Thursday, October 29, 2009

Disease Team awards announced

Novel funding mechanism speeds the path of research, News Release, California Institute for Regenerative Medicine (CIRM), October 28, 2009. Excerpt:
The California Institute for Regenerative Medicine, the state stem cell agency, and two international partners awarded more than $250 million to 14 multidisciplinary teams of researchers in California, the UK and Canada to develop stem cell-based therapies for 11 diseases. The Disease Team Research Awards include approximately $8 million from the Medical Research Council, UK, and approximately $35 million from the Cancer Stem Cell Consortium, Canada, to fund the international portions of the collaborations.
See also:
  • Two Research Teams Funded through the Innovative Partnership Program Between Canada and California to Advance Cancer Stem Cell Research, News Release, Cancer Stem Cell Consortium (CSCC), October 28, 2009. Excerpts:
    The Cancer Stem Cell Consortium (CSCC) is pleased to announce that two multi-disciplinary research teams co-led by Canadian and Californian scientists have been awarded funding through a Collaborative Partnership Program with The California Institute for Regenerative Medicine (CIRM). The program supports research that will result in a cancer stem cell based therapy with the specific aim of improving cancer treatment.
    The first project is led by Dr. John Dick, University Health Network and Dr. Dennis Carson, University of California, San Diego. Their research will focus on the development of novel drugs to treat leukemia, which will address a compelling medical need as half of adults diagnosed with leukemia die of the disease. Substantial evidence supports the concept that recurrence and persistence of many leukemias stem from the relative resistance of leukemic stem cells (LSCs) to treatments currently in use, so the development of drugs that preferentially target LSCs may be particularly valuable in attacking both lymphoid and myeloid malignancies.
    The goal of the second project is to utilize a pipeline strategy to develop novel drugs targeting cancer-initiating cells in solid tumor cancers. This project is led by Dr. Tak Mak, University Health Network and Dr. Dennis Slamon, UCLA. The reviewers of this application determined that the proposed drugs would provide a significant clinical benefit to cancer patients and recognized the unique capabilities of the assembled team to successfully identify and develop new drugs.

  • New Canadian-Californian investment in stem cell research aims to improve cancer treatments by Michael Rudnicki, Stem Cell Network Blog, October 28, 2009. First paragraph:
    I am excited to learn of today’s announcement that two large-scale projects to tackle stem cell therapies for cancer are to be funded by the California Institute for Regenerative Medicine (CIRM) and the Cancer Stem Cell Consortium (CSCC). This is most welcome news, not only because it demonstrates a continued investment in stem cell science but because both projects have a critical Canadian component – both projects will be co-led by Canadian investigators.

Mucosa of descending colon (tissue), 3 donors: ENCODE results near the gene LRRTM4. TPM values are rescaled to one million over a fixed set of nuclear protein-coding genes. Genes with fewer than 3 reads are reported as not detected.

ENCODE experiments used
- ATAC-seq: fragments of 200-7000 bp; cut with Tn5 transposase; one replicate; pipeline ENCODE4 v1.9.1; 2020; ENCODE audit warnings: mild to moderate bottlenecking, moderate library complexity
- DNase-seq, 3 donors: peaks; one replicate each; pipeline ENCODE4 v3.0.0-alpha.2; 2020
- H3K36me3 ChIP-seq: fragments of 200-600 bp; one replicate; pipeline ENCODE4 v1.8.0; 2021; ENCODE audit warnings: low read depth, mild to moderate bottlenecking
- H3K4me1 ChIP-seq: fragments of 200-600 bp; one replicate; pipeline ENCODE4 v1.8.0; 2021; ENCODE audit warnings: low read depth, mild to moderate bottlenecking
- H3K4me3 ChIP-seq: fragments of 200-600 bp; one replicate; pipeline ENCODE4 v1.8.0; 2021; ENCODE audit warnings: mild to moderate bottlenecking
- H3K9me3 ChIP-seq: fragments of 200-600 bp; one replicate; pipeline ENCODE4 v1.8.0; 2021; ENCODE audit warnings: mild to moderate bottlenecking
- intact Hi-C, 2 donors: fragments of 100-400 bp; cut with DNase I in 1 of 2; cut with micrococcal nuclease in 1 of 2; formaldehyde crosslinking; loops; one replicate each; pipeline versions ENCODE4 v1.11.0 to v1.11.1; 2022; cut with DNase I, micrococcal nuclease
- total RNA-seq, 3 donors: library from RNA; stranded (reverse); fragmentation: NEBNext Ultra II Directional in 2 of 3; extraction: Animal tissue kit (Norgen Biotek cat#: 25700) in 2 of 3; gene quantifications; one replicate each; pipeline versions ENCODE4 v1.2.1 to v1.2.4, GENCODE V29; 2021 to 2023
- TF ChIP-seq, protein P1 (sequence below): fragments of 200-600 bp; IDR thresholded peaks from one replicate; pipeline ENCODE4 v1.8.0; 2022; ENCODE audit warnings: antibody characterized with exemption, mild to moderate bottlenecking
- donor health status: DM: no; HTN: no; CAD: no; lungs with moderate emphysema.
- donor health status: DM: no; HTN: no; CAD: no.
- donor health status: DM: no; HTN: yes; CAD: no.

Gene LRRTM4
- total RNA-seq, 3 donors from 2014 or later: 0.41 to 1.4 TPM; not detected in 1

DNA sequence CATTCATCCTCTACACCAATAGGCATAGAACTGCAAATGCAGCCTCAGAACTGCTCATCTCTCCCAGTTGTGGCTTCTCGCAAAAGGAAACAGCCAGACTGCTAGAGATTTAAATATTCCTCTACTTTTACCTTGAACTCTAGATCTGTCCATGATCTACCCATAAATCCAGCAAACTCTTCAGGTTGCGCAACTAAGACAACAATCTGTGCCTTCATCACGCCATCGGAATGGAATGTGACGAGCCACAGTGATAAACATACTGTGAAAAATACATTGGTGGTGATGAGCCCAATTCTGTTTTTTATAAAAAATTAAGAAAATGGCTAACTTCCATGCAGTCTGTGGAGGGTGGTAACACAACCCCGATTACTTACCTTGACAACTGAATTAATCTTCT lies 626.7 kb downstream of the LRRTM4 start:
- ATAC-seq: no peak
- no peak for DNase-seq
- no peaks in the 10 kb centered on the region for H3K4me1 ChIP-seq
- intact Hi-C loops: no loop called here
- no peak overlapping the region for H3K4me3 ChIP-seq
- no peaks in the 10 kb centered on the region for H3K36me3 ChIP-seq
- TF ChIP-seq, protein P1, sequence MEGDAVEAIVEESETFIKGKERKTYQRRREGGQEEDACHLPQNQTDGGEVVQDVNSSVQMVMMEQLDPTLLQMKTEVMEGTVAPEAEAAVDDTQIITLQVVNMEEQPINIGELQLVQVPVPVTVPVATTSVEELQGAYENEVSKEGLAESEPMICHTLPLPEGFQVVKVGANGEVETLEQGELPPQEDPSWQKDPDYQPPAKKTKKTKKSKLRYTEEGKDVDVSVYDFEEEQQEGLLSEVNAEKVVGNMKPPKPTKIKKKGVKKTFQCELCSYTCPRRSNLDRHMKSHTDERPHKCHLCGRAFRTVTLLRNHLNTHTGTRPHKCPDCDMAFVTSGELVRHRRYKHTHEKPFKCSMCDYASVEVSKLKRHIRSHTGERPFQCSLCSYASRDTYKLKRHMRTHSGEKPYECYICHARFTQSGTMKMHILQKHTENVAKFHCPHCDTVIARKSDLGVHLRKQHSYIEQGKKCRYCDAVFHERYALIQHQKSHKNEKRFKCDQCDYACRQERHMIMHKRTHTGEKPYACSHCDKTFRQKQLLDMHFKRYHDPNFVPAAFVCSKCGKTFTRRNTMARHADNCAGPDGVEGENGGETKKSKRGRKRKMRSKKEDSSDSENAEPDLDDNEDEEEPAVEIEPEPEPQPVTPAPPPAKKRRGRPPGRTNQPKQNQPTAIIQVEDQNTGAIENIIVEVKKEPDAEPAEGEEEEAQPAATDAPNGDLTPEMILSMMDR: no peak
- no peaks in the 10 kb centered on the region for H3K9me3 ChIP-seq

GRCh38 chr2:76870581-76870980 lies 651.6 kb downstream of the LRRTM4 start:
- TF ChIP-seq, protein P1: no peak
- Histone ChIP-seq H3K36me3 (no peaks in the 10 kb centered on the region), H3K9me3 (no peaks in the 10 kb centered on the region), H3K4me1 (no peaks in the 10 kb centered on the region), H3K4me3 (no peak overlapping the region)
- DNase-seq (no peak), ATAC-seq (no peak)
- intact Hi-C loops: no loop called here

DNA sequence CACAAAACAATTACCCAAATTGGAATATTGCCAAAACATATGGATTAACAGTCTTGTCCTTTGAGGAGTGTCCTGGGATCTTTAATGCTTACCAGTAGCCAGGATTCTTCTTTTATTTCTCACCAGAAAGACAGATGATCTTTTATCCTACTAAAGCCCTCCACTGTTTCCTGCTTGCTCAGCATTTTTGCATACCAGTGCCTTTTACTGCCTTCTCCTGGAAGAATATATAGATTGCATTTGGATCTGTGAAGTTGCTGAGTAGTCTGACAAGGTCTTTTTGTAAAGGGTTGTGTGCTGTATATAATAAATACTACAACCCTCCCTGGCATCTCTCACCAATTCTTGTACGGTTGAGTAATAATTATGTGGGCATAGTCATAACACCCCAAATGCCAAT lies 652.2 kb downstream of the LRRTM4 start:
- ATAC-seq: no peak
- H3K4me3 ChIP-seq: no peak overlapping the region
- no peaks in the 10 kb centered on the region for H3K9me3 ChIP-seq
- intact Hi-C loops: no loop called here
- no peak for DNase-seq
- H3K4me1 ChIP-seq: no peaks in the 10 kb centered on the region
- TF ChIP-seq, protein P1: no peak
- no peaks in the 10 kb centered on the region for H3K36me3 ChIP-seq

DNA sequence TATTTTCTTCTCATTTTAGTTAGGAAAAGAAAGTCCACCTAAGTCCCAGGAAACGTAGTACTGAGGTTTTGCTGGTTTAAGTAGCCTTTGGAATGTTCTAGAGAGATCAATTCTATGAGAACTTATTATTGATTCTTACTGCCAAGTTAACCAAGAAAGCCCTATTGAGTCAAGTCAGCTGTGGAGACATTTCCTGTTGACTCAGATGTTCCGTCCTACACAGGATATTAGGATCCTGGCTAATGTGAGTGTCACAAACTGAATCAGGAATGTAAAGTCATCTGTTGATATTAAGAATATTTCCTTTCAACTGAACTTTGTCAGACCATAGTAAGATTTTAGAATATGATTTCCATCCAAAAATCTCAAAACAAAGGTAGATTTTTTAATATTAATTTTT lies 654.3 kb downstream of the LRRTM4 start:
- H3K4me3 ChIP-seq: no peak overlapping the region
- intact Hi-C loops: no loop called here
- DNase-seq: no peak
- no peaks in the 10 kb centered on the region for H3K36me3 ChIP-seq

Comment: Instead of the eleven likely winners of Disease Team awards, 14 awards were announced. See the list of "Approved Disease Team projects" that's included in CIRM's news release. This list can be compared with the listing of all applications reviewed under RFA 09-01, posted previously by CIRM. The 3 additional awards (to bring the total to 14) were to application numbers DR1-01480, DR1-01485 and DR1-01421.

Disclosure: I'm a member of the Board of the CSCC, but also a staff member (emeritus) at the University Health Network. So, I was in conflict of interest, and was absent during all of the discussions, by the CSCC Board, about which Canadian applications should be considered for the Disease Team awards.


  1. Application number DR1-01421, "Stem Cell-mediated Therapy for High-grade Glioma: Toward Phase I-II Clinical Trials" (Karen Aboody, Principal Investigator) received one of the 3 additional awards that were made, in addition to the 11 initially recommended by the Grants Working Group (GWG). For a blog post about this particular award, see: City of Hope Wins Initial Appeal by David Jensen, California Stem Cell Report, October 28, 2009.

  2. About the award to Drs. John Dick and Dennis Carson: Leukemia under the microscope by Scott Lafee, San Diego Union Tribune, February 1, 2010.

  3. An item about the California Institute for Regenerative Medicine Partnership Program has been added to the Cancer Stem Cell Consortium webpage of the Ontario Genomics Institute. At present, it provides information about one of the two projects funded through the CSCC-CIRM Partnership, Development of Highly Active Anti-Leukemia Stem Cell Therapy (HALT). The lead investigators of the CSCC-supported project are John Dick and Jean Wang of the University Health Network in Toronto. The lead investigators of the CIRM-supported project are Dennis Carson and Catriona Jamieson of the Moores UCSD Cancer Center in San Diego.